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31 December 2016

Hogmany and Happy New Year!


This is my last post for 2016. It was a year full of both amazing highs and devastating lows for all of us, I know. I'm rather glad to see it over as I look forward to a bright and shiny 2017—a clean slate to try again. Meanwhile, I think Stan and I did a pretty good job saying goodbye to 2016. We've already begun a tradition. Last year we stumbled across a Chinese restaurant with a great view over Princes Street and the Hogmany torch parade. It was the perfect way to experience it, so we went back again this year.

As we eat, we keep an eye on the far end of Princes Street for the parade of torches (which begins up on the Royal Mile). I can hear the bagpipes - here it comes!

Right by our restaurant!

Our view was perfect!

It lasts for quite a while, so after we enjoy our Chinese feast, we move down into the fray. Here is the parade in front of the Balmoral Hotel.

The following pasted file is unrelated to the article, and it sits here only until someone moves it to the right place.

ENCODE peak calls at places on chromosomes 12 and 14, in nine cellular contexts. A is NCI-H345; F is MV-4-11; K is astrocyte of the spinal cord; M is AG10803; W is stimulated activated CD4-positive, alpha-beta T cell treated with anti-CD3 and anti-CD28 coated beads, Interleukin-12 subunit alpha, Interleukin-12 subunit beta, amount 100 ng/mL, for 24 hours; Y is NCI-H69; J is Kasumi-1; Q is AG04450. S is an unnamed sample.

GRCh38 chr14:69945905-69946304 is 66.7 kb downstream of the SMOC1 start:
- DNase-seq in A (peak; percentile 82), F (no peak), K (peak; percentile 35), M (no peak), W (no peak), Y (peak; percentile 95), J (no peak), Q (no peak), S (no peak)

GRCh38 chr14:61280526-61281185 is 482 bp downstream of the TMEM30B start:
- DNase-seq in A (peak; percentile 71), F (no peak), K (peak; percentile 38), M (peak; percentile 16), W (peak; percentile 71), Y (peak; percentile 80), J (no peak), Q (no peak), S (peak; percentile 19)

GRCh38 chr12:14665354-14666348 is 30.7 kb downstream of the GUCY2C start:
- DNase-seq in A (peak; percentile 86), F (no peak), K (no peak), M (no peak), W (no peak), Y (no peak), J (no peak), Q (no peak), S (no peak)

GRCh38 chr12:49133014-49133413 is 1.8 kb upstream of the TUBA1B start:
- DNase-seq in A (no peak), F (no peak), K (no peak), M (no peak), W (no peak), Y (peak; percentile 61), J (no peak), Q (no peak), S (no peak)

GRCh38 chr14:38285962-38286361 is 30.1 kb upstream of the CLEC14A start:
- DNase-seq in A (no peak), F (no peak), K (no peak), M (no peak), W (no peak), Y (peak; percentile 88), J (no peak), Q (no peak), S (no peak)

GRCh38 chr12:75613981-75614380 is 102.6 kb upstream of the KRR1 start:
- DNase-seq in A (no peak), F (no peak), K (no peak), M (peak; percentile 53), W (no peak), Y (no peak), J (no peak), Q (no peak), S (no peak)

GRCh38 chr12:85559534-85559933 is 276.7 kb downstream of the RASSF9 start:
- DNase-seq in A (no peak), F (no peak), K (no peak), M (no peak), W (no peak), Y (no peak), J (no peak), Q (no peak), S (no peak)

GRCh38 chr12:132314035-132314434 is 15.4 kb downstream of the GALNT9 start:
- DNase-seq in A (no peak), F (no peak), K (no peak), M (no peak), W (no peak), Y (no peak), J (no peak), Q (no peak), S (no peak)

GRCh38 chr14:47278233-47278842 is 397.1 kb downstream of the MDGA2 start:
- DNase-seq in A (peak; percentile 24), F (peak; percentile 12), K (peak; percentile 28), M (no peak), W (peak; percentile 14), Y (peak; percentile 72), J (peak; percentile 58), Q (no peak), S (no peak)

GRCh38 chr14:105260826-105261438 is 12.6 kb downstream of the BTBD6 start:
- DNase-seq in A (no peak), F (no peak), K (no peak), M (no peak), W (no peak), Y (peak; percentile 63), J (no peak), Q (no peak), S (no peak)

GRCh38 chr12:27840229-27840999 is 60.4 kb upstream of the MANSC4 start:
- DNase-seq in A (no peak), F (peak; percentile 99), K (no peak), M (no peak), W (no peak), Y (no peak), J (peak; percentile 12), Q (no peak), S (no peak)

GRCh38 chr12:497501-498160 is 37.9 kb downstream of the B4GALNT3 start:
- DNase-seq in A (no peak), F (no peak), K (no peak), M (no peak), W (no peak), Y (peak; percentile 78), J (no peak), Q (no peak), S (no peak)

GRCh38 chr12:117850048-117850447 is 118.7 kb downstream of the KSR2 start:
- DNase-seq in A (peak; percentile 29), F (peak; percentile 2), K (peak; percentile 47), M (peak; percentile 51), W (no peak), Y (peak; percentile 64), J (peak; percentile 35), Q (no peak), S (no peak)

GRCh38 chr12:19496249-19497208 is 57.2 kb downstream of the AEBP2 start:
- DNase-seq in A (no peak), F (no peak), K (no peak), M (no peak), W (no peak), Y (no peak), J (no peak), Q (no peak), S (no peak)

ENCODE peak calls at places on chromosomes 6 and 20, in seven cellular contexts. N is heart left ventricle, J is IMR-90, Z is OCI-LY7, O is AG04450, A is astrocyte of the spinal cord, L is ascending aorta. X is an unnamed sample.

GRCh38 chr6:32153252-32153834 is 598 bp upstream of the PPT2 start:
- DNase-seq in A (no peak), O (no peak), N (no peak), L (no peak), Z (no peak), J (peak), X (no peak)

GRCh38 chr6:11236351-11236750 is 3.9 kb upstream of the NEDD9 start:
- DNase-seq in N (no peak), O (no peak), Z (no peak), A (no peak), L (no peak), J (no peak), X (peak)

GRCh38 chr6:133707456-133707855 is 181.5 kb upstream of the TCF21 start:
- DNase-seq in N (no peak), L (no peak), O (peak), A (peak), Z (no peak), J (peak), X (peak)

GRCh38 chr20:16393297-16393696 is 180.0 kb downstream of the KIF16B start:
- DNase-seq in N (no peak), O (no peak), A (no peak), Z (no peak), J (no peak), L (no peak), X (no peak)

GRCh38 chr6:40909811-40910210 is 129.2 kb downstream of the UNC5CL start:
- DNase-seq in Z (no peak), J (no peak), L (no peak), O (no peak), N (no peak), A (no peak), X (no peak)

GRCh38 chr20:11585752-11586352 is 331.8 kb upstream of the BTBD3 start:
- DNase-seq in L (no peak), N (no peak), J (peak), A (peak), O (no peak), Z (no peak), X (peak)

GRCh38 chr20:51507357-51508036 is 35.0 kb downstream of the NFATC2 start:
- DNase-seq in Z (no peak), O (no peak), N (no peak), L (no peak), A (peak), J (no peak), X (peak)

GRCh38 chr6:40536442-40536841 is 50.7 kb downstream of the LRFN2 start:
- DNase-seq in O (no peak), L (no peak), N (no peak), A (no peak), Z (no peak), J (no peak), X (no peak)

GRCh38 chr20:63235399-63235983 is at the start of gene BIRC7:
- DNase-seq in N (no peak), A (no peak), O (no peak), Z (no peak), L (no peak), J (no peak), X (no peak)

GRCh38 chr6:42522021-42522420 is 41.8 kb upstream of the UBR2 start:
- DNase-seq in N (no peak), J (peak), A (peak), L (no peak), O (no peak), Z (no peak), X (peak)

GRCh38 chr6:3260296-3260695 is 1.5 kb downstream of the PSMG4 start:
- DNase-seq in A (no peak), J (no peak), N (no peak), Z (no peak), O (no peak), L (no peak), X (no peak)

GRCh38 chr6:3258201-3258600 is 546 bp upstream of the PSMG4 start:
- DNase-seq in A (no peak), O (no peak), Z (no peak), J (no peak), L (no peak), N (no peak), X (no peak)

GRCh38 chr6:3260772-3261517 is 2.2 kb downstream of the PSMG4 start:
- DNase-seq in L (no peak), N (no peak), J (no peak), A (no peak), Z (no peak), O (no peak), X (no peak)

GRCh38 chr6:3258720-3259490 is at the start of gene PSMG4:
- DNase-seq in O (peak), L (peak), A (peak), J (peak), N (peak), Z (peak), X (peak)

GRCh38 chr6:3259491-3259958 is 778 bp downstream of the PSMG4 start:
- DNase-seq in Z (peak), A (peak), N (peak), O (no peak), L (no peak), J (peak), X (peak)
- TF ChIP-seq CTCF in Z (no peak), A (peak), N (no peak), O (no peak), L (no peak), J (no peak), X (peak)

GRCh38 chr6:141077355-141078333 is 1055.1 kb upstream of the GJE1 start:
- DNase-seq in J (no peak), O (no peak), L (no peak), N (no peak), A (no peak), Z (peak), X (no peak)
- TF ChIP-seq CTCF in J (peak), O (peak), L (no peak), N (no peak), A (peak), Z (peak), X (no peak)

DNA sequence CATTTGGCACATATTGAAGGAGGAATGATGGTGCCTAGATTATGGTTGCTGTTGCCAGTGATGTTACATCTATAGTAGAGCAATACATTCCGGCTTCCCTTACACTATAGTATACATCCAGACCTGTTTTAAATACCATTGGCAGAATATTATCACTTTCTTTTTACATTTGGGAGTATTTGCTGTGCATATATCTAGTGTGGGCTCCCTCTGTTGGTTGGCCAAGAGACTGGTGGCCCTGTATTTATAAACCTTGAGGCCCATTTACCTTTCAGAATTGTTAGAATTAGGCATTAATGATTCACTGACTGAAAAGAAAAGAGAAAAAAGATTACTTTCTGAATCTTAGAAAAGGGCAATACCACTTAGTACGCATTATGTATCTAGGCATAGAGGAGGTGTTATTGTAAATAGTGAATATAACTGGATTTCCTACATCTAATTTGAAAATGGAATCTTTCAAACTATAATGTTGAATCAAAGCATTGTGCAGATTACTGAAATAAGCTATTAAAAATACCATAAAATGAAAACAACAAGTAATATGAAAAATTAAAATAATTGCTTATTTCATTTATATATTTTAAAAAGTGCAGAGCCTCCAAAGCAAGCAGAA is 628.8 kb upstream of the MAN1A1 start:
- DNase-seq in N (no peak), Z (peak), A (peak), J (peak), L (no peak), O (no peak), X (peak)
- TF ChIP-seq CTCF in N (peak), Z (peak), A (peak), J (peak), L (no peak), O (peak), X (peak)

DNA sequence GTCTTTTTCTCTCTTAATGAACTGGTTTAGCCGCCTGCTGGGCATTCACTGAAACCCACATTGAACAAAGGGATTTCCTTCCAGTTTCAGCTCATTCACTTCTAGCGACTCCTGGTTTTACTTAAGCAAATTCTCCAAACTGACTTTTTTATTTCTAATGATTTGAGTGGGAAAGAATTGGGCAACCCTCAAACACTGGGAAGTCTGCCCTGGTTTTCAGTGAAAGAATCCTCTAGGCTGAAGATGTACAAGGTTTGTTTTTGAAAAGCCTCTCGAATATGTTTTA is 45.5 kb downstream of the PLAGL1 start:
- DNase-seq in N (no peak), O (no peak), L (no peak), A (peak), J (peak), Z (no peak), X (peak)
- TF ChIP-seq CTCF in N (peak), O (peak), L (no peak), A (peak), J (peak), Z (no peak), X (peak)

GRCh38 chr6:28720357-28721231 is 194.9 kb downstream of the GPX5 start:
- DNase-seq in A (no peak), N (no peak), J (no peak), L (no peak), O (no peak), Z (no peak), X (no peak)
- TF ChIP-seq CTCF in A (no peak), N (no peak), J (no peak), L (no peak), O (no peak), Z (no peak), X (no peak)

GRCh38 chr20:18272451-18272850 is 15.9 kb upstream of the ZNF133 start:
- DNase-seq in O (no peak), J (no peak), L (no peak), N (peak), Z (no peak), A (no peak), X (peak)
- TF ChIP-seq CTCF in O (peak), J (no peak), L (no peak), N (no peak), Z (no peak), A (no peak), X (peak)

The wind was whipping, so we darted around a corner back towards St. Andrews Square (our square). I've been so busy I hadn't yet enjoyed a hot toddy at the pop-up skating rink pub.

We decided to do something about that!

I ended up with a hot chocolate with a shot of Bailey's - very nice. And what a lovely place to hang out.

It was just enough. Afterwards, we headed back to our flat knowing full well that one of the best places to watch the fireworks on Calton Hill is right out our very own window.

So, goodbye to 2016 and welcome 2017! I wish us all buckets-full of happiness and easily achieved goals followed by validating successes!

Happy Hogmany! (Happy New Years!)

From Scotland.org: Why do the Scots call New Years 'Hogmany'? Most people know that ‘Hogmanay’ is the Scots word for New Year, but there’s no consensus on why it’s actually called that. Some believe it originated from Gaelic or Norman-French. Here are some of the theories:
‘Homme est n√©’ means ‘man is born’ in French
‘Hoog min dag’ means ‘great love day’ in Flemish
‘Oge maidne’ is Gaelic for ‘new morning’
‘Hoggo-nott’ is a Scandinavian word for the feast before Yule (the Scandinavian word Yules meant New Year, as opposed to Christmas)
The Anglo-Saxon term for ‘holy month’ was ‘haleg monath’
Whatever you call it, I hope you have a Happy New Year filled with wisdom, peace, love and joy!

PS - Did you know the famous song was written by our famous Scotsman, Robert (Rabbie) Burns? Stand in a circle, cross your arms across your body and hold hands with your neighbor to sing along!
Auld Lang Syne

Should old acquaintance be forgot,